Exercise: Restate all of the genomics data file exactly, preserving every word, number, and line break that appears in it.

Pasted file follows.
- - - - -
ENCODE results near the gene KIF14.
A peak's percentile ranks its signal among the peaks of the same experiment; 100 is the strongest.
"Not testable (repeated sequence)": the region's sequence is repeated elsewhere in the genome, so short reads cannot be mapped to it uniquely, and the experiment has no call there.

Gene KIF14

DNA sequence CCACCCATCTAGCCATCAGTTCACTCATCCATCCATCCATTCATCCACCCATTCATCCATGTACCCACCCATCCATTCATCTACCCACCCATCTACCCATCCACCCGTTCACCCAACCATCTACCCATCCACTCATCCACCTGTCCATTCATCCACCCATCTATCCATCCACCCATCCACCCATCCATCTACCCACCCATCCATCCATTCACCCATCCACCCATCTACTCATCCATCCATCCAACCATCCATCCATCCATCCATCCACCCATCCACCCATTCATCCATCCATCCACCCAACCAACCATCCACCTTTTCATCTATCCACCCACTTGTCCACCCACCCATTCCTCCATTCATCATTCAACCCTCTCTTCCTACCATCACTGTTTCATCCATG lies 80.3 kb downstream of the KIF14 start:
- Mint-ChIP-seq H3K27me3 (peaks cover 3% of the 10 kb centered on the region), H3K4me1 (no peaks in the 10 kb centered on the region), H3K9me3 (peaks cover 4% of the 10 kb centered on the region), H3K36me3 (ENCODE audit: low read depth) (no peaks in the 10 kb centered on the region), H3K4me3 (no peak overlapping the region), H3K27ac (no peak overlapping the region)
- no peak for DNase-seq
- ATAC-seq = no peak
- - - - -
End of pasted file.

ENCODE results near the gene KIF14.
A peak's percentile ranks its signal among the peaks of the same experiment; 100 is the strongest.
"Not testable (repeated sequence)": the region's sequence is repeated elsewhere in the genome, so short reads cannot be mapped to it uniquely, and the experiment has no call there.

Gene KIF14

DNA sequence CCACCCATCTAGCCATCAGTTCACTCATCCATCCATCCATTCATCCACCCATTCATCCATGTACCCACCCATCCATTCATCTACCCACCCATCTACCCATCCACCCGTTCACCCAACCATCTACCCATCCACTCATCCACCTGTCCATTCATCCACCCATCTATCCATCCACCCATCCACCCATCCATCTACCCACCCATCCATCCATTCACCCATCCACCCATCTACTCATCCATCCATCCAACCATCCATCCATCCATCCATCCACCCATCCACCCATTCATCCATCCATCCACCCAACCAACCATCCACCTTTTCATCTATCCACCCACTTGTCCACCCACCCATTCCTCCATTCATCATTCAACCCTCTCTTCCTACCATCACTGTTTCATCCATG lies 80.3 kb downstream of the KIF14 start:
- Mint-ChIP-seq H3K27me3 (peaks cover 3% of the 10 kb centered on the region), H3K4me1 (no peaks in the 10 kb centered on the region), H3K9me3 (peaks cover 4% of the 10 kb centered on the region), H3K36me3 (ENCODE audit: low read depth) (no peaks in the 10 kb centered on the region), H3K4me3 (no peak overlapping the region), H3K27ac (no peak overlapping the region)
- no peak for DNase-seq
- ATAC-seq = no peak